This was not the first time it had been left alone, but it was the longest time. It had been years. It could feel those hours and days and months adding up, creasing it, smudging it, leaving its lace yellowed and its sash frayed. It could feel time eating away at it. It could feel itself fading in and out of fashion and becoming nothing more than rags.
A dress. A bridesmaid dress, to be precise. Mint green and white, yellow flowers dotting its skirt where they hadn’t fallen off or become a meal for moths. Once a prized possession, handmade to the bride’s specific instructions, it now languished, discarded, in a flurry of spider webs and dust. It used to have matching gloves, a boater hat, earrings that had taken weeks and weeks to find, but these had all been lost years ago and now it was completely alone.
When the front door of the house opened, it sensed it. A breeze rustled its ruffles and it almost rose up, almost, it tried, but its bodice with the beads sewn ever so carefully on, one by one, was too heavy and it sunk back down. But it had been close. It didn’t matter – there was movement downstairs. A viewing. There were footsteps, voices; there was the sound of excitement, a squealing child, all of twelve years old. A girl. And a younger one, perhaps eight, maybe nine. Sisters.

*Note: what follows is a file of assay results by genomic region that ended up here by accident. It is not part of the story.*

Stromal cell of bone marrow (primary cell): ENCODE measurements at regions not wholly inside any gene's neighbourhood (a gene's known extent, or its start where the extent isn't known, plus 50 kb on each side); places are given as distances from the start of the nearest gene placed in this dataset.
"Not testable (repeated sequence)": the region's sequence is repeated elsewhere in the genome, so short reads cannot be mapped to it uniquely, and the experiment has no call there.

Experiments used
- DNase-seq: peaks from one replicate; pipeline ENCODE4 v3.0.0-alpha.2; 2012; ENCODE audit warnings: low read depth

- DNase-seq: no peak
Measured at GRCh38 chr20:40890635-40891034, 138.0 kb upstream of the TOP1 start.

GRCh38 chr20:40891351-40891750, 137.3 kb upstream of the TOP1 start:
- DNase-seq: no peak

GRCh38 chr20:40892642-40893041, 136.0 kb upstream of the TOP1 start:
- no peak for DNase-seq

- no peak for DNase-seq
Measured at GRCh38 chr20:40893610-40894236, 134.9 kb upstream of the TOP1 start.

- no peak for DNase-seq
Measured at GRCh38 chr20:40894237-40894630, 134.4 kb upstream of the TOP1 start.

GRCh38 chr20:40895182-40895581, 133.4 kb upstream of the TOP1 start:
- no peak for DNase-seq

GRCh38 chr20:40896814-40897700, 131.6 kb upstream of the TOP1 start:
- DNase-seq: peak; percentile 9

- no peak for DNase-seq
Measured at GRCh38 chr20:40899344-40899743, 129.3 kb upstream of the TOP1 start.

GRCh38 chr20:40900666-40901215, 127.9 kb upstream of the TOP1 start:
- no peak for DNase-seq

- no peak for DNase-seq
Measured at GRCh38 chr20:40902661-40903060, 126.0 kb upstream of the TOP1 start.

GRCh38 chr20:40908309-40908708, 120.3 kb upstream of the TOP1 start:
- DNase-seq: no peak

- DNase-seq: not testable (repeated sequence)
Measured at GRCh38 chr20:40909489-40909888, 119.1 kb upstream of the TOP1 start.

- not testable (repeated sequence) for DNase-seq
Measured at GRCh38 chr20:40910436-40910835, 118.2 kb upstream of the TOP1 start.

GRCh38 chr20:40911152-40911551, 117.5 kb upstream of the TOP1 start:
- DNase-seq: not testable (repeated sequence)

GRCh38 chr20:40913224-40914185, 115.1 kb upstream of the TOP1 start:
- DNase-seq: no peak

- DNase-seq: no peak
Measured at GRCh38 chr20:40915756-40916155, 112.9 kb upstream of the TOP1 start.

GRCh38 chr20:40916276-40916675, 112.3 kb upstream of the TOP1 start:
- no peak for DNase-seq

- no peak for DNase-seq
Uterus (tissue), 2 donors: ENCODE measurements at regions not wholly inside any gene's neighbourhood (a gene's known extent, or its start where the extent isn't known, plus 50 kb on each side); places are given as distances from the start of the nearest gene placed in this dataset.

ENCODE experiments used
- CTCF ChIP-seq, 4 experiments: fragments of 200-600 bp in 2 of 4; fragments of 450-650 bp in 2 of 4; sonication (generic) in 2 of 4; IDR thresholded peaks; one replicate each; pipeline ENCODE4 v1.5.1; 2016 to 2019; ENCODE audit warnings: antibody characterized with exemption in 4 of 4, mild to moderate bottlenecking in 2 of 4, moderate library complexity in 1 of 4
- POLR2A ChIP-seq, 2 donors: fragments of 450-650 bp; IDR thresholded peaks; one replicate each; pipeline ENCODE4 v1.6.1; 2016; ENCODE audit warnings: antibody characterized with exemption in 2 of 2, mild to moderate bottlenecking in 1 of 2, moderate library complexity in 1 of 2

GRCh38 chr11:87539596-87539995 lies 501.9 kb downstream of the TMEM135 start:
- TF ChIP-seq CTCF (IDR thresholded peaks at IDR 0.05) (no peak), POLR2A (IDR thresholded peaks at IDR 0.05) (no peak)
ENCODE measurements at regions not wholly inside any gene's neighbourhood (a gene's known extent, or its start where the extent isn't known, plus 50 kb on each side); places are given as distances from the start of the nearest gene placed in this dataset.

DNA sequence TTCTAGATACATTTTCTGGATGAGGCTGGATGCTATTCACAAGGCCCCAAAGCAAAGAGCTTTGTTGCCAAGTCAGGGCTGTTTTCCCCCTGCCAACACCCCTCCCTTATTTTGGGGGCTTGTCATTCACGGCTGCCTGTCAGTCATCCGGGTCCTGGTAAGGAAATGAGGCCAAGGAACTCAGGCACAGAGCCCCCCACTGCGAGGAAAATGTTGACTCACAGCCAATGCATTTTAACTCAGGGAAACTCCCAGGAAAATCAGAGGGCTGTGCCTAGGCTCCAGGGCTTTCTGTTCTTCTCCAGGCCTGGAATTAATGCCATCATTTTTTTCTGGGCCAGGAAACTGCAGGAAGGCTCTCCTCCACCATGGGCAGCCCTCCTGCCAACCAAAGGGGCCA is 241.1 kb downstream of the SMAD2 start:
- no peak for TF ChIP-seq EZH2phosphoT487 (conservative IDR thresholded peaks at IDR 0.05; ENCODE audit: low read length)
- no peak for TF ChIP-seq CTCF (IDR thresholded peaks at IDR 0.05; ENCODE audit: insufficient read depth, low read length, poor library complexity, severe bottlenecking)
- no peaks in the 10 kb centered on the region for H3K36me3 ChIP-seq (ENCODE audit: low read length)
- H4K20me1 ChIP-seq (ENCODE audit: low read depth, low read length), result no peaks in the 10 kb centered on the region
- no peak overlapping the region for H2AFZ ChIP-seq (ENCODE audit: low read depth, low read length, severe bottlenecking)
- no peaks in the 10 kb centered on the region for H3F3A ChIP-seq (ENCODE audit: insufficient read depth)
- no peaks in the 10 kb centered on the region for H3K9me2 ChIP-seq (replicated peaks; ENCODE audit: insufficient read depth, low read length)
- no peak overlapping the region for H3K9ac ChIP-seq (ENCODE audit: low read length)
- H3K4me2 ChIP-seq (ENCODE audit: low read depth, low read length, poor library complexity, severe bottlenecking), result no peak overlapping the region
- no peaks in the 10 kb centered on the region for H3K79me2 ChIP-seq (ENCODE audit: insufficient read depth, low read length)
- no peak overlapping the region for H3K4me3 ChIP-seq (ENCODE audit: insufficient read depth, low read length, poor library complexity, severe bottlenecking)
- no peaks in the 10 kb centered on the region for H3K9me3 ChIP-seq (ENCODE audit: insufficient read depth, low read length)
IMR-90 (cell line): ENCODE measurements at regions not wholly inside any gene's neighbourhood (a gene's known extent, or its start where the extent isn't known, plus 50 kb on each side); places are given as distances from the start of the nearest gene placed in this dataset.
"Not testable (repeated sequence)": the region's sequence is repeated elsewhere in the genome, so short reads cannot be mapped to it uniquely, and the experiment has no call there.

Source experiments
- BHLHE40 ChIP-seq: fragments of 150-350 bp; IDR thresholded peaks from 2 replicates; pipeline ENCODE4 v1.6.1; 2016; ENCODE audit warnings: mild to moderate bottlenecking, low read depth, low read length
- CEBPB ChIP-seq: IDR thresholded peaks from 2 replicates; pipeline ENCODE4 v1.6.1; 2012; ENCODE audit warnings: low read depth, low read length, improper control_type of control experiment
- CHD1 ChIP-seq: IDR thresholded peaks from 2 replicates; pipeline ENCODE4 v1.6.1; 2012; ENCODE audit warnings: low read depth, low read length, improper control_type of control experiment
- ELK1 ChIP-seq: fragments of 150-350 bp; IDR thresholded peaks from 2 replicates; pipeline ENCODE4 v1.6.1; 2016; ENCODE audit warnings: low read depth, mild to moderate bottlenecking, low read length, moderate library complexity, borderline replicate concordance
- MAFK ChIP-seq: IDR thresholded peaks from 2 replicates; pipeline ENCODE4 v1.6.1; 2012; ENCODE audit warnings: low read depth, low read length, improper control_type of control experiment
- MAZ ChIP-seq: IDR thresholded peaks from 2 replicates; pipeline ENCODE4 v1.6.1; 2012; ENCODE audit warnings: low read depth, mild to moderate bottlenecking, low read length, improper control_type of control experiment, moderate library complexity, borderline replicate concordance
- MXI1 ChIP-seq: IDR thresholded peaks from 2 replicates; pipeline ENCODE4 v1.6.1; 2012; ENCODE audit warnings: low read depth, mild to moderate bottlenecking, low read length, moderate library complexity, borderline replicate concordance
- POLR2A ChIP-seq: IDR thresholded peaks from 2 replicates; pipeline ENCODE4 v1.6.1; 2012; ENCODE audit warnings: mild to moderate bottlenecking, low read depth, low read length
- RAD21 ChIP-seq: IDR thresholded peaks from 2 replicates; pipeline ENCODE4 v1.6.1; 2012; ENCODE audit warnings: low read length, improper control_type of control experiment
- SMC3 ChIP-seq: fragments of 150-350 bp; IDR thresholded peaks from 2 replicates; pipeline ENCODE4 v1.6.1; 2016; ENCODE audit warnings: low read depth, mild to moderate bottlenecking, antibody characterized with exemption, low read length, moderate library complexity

The dress wanted them.
The dress knew it could have them.
The dress understood that it would need to be patient for just a little while longer.
The bridesmaid dress was old now, but once it hadn’t even existed. It had come into being in the mind of a bride to be, beautiful and rich and terrified that society would discover that her fiancé – an actor, a playboy, but a man she had told everyone who would listen that she could tame – was being unfaithful. It was a scandal just waiting to show itself, just waiting to make itself known, cruelly and with vicious intent. Ripe and ready for the papers to grab hold of, caress, construct as their own and then make public.
The bride would be the most talked about (and laughed at) woman in the country. In the world. She would be scorned and pitied. She simply could not allow it.
But the bride had an idea.
A wedding was, in the end, all about the dress. Wasn’t it?
Don’t forget to come back next time when we discuss inspiration with K. Trap Jones!